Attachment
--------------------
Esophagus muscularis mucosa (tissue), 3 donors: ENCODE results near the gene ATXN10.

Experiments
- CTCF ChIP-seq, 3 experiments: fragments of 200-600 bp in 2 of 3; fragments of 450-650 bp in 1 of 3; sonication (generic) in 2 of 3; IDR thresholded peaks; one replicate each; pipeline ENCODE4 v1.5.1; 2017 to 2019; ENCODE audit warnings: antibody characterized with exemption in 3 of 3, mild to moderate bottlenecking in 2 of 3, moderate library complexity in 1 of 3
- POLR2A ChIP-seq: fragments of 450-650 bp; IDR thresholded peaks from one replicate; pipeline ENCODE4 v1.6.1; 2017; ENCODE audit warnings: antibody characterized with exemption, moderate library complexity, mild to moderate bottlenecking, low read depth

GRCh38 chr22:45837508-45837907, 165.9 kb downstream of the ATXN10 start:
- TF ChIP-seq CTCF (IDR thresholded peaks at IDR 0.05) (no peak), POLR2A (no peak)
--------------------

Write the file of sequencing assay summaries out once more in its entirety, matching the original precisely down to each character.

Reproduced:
Esophagus muscularis mucosa (tissue), 3 donors: ENCODE results near the gene ATXN10.

Experiments
- CTCF ChIP-seq, 3 experiments: fragments of 200-600 bp in 2 of 3; fragments of 450-650 bp in 1 of 3; sonication (generic) in 2 of 3; IDR thresholded peaks; one replicate each; pipeline ENCODE4 v1.5.1; 2017 to 2019; ENCODE audit warnings: antibody characterized with exemption in 3 of 3, mild to moderate bottlenecking in 2 of 3, moderate library complexity in 1 of 3
- POLR2A ChIP-seq: fragments of 450-650 bp; IDR thresholded peaks from one replicate; pipeline ENCODE4 v1.6.1; 2017; ENCODE audit warnings: antibody characterized with exemption, moderate library complexity, mild to moderate bottlenecking, low read depth

GRCh38 chr22:45837508-45837907, 165.9 kb downstream of the ATXN10 start:
- TF ChIP-seq CTCF (IDR thresholded peaks at IDR 0.05) (no peak), POLR2A (no peak)